As the debate over whether to fund Florida’s state economic incentive programs rages at the Florida Capitol this week, a new government study offers plenty of fodder for critics of such programs.
In a new report by the Office of Program Policy Analysis and Government Accountability, a nonpartisan legislative research office, researchers evaluated eight state-level economic incentive programs over a three-year period beginning in fiscal year 2012.
Key findings include:
- 232 projects received 295 incentive awards in the form of cash grants, tax refunds and tax credits.
- Most of the incentive awards went to existing Florida businesses that have more than 1,000 employees.
- Incentive projects were awarded $156.2 million during the three-year period, and $597.4 million since their inceptions.
- 134 incentives (45 percent) were terminated due to lack of performance during the review period.
- Seven counties received most of the award money, while 31 counties received no incentives.
The report singled-out several of the eight incentive programs for under-performance and lack of oversight.
The Innovation Incentive Program gives cash grants to selected organizations and accounts for the highest percentage of incentive awards at 49 percent. The return on investment has been dismal.
“Most Innovation Incentive recipients have been unable to achieve job goals and several left the state prior to contract completion,” the report says.
Notably, Sanford Burnham medical research institute is listed as one of the cash recipients that hasn’t met employment or capital investment goals.
The Department of Economic Opportunity is currently trying to claw-back half of the $155 million Innovation Incentive award received by the Orlando institute. The project failed to create its required 303 jobs over 10-years. Sanford Burnham says it has no intention of paying back any taxpayer money.
Since the Innovation program’s inception, the state has paid out $435 million in grants to nine companies, which created a total of 927 jobs.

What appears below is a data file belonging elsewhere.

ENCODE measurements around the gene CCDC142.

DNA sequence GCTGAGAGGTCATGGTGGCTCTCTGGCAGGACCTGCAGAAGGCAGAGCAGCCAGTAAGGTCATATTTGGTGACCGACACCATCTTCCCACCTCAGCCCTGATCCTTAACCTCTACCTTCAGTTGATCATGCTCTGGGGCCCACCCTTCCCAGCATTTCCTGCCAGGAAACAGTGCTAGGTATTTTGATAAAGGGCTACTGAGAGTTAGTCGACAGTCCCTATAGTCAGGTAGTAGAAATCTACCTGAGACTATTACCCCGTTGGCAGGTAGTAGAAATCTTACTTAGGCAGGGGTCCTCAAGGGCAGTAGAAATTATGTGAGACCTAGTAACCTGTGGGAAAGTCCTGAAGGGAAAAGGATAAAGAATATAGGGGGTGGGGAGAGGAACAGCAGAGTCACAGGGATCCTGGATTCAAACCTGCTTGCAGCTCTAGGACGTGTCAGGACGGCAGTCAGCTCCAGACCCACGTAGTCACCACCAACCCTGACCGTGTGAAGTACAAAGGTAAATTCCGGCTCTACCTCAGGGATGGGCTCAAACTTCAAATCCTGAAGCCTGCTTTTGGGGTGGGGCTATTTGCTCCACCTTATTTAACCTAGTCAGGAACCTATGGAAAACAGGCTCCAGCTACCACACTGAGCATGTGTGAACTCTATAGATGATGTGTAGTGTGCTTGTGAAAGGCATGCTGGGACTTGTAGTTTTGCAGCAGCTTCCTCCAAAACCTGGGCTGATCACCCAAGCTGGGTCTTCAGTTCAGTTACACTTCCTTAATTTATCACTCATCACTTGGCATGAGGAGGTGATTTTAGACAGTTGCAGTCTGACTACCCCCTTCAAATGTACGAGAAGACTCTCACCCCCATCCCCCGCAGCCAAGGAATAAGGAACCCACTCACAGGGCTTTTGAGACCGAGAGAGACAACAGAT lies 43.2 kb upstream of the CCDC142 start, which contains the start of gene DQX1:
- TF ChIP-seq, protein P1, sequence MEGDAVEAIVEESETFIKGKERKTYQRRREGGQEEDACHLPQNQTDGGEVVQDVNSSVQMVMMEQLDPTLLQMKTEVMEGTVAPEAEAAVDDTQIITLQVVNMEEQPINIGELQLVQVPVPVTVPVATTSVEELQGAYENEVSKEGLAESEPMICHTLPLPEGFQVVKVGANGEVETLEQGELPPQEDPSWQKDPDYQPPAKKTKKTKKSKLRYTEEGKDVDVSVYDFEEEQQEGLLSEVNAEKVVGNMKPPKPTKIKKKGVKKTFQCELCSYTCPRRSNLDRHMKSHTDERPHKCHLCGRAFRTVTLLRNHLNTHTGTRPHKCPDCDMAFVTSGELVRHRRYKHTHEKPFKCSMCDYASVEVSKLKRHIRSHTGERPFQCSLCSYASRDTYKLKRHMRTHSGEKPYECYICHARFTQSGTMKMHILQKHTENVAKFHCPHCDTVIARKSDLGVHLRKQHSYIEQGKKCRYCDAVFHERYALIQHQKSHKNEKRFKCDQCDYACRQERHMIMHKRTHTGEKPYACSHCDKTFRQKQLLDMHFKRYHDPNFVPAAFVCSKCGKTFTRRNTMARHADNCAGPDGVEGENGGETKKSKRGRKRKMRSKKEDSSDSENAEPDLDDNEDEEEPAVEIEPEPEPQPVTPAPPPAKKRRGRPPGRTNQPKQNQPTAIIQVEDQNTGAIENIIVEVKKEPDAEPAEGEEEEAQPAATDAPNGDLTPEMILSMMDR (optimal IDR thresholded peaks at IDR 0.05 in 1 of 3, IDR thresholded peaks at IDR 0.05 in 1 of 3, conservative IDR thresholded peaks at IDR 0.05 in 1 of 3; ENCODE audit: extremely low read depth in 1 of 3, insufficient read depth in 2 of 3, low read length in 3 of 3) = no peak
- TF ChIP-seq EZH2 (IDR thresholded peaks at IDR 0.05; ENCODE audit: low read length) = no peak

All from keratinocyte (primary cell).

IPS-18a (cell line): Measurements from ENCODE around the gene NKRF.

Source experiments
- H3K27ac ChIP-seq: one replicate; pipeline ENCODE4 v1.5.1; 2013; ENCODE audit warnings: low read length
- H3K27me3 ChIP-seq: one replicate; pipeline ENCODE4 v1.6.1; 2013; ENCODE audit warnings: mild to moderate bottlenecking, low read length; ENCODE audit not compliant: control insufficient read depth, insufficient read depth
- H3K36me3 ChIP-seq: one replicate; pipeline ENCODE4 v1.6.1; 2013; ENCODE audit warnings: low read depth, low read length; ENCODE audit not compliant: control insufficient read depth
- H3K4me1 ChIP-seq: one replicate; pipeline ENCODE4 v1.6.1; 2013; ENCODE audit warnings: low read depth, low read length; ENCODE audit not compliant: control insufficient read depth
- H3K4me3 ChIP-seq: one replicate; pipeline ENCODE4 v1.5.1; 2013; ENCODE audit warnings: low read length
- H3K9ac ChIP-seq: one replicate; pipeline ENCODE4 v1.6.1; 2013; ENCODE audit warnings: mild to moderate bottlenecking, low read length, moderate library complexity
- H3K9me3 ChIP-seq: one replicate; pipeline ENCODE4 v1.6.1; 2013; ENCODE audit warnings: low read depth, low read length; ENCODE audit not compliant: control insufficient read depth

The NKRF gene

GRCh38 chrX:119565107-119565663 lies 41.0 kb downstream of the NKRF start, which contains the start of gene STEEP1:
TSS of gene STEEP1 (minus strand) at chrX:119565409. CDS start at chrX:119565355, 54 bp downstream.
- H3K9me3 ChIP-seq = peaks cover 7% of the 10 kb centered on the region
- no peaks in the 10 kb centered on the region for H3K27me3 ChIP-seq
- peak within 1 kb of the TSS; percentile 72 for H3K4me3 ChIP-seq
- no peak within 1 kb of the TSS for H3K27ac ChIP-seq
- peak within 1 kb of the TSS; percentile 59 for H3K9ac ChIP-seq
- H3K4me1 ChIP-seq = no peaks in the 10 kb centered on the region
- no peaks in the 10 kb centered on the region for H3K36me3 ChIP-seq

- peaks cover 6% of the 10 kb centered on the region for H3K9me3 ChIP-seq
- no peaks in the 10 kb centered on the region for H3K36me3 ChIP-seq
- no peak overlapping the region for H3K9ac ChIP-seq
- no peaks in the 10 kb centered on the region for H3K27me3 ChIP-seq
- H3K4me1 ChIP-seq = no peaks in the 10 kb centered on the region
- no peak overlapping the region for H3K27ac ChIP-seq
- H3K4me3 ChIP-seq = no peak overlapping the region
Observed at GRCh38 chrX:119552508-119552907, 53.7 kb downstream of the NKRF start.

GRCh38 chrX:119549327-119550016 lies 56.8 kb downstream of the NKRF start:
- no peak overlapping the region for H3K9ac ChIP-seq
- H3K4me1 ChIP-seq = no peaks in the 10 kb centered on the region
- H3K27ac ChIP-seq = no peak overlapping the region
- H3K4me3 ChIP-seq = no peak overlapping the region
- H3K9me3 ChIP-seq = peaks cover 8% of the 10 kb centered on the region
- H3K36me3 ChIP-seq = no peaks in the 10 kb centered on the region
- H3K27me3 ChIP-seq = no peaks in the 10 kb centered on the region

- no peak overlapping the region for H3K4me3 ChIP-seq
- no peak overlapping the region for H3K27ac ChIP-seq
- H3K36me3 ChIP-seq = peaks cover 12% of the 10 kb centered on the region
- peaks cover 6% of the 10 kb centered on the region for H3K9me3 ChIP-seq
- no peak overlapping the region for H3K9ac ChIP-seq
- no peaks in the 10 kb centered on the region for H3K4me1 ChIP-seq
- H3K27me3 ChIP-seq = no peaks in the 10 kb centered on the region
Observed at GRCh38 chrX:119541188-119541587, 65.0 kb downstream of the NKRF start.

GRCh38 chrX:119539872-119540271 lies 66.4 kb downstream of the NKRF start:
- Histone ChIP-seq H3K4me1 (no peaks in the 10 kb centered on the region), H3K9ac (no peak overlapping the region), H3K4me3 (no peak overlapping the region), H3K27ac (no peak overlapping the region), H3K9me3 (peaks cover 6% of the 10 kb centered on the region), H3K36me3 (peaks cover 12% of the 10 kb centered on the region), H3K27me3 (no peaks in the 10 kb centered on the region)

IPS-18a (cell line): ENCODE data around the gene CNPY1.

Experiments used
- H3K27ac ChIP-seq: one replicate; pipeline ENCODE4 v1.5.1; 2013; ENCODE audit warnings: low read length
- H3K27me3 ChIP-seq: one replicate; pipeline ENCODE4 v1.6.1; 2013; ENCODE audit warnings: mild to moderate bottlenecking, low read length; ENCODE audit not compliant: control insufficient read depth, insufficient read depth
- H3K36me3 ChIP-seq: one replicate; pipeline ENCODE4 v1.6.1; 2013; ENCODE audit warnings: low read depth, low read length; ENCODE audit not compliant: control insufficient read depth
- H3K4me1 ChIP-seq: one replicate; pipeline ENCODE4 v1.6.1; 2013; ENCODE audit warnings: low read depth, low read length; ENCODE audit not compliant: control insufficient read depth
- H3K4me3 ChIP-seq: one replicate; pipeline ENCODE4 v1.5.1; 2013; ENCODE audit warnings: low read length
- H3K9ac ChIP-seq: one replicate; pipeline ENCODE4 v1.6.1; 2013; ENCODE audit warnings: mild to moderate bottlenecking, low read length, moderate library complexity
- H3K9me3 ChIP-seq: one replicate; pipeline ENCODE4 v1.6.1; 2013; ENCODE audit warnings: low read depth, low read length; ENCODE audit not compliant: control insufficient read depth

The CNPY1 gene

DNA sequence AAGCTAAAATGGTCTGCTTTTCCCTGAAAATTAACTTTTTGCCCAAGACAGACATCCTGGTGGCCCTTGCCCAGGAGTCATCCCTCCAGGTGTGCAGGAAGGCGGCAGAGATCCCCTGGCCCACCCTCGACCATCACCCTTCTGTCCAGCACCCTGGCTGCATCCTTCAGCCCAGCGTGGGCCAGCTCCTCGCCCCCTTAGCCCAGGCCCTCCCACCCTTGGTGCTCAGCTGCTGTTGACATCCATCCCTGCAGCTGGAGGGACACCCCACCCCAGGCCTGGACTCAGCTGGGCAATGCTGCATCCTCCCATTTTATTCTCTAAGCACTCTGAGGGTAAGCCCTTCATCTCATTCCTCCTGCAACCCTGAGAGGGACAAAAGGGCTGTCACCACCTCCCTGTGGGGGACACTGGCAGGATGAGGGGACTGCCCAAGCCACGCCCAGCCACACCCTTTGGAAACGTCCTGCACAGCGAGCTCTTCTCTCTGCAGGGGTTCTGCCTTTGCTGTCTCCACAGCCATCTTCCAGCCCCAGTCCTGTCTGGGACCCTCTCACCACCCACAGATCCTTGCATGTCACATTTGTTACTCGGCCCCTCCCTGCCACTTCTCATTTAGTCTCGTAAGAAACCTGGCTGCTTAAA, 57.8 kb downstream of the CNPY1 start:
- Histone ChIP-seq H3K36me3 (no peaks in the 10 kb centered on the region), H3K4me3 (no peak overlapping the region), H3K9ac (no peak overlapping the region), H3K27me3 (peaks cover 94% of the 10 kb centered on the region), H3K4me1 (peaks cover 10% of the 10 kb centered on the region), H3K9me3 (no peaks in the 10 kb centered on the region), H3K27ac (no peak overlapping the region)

The report further pegs the New Markets Development Program as needing “enhance(d) oversight.”
The New Markets Development Program encourages capital expenditures in low-income rural and urban communities, but there are no formal criteria for allocating the program’s tax credits.
New Markets projects are primarily located in just two counties, Miami-Dade and Hillsborough. While all of the program’s available incentive awards have been allocated, legislative analysts said assessing the impact of the program was hampered by “inadequate reporting requirements.”
“If the Legislature funds additional New Markets tax credits, it could direct the Department of Economic Opportunity to use scoring criteria to allocate them,” the report states.
Another incentive program, known as the Enterprise Zone Program, under-performed on economic and social indicators to the extent that it will be phased out by 2018.
On the bright side, program auditors determined that the projects receiving government incentive payments during the review period created 13,378 jobs and made $1.3 billion in capital investments.
But DEO terminated 134 incentives for 124 projects during the three-year period because the recipients failed to meet contractual performance goals.
They were supposed to create 12,822 jobs and make $195 million in capital investments. They didn’t.
Instead, only 213 jobs were created, or 1.7 percent of those committed by contract, and $2.7 million in capital investments were made.
House Speaker Richard Corcoran is an outspoken opponent of taxpayer-funded incentives for private businesses. Corcoran rejects publicly subsidizing private companies and has vowed to block Republican Gov. Rick Scott’s $85 million funding request for Enterprise Florida, the state’s top incentive wielding job-recruitment organization.
Scott and other supporters say the programs are necessary for job creation and economic growth, as well as persuading out-of-state companies to relocate to Florida.
Legislators from the House and Senate are scheduled to discuss the report Thursday during a joint auditing committee meeting at the Capitol.
The incentive evaluation is the second report in as many months conducted by the Office of Program Policy Analysis and Government Accountability. A December report showed Florida’s incentive programs were under-performing compared to competitor states.
House lawmakers filed a 172-page draft bill to eliminate Enterprise Florida last week.
Scott told reporters on Friday at an Orlando jobs summit that he is confident the House bill won’t become law. “We’re on an unbelievable roll right now. We’ve got to keep this going,” Scott said.